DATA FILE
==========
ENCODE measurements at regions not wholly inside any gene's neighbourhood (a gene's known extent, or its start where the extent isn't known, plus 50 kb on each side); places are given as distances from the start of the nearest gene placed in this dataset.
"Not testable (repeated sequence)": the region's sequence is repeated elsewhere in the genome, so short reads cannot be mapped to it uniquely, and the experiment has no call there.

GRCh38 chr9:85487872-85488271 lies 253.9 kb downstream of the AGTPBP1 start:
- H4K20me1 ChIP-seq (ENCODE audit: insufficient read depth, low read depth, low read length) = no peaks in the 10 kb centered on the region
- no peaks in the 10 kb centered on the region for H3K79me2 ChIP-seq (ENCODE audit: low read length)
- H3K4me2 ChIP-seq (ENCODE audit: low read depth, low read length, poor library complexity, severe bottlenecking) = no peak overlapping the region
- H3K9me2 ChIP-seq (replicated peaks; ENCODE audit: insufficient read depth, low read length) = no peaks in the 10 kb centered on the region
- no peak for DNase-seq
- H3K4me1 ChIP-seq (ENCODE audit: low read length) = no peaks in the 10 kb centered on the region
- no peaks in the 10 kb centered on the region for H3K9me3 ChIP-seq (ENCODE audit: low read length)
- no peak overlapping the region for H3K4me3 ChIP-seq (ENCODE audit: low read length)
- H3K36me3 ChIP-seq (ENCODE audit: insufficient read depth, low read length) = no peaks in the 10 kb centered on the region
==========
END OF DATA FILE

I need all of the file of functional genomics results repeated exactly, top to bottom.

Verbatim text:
ENCODE measurements at regions not wholly inside any gene's neighbourhood (a gene's known extent, or its start where the extent isn't known, plus 50 kb on each side); places are given as distances from the start of the nearest gene placed in this dataset.
"Not testable (repeated sequence)": the region's sequence is repeated elsewhere in the genome, so short reads cannot be mapped to it uniquely, and the experiment has no call there.

GRCh38 chr9:85487872-85488271 lies 253.9 kb downstream of the AGTPBP1 start:
- H4K20me1 ChIP-seq (ENCODE audit: insufficient read depth, low read depth, low read length) = no peaks in the 10 kb centered on the region
- no peaks in the 10 kb centered on the region for H3K79me2 ChIP-seq (ENCODE audit: low read length)
- H3K4me2 ChIP-seq (ENCODE audit: low read depth, low read length, poor library complexity, severe bottlenecking) = no peak overlapping the region
- H3K9me2 ChIP-seq (replicated peaks; ENCODE audit: insufficient read depth, low read length) = no peaks in the 10 kb centered on the region
- no peak for DNase-seq
- H3K4me1 ChIP-seq (ENCODE audit: low read length) = no peaks in the 10 kb centered on the region
- no peaks in the 10 kb centered on the region for H3K9me3 ChIP-seq (ENCODE audit: low read length)
- no peak overlapping the region for H3K4me3 ChIP-seq (ENCODE audit: low read length)
- H3K36me3 ChIP-seq (ENCODE audit: insufficient read depth, low read length) = no peaks in the 10 kb centered on the region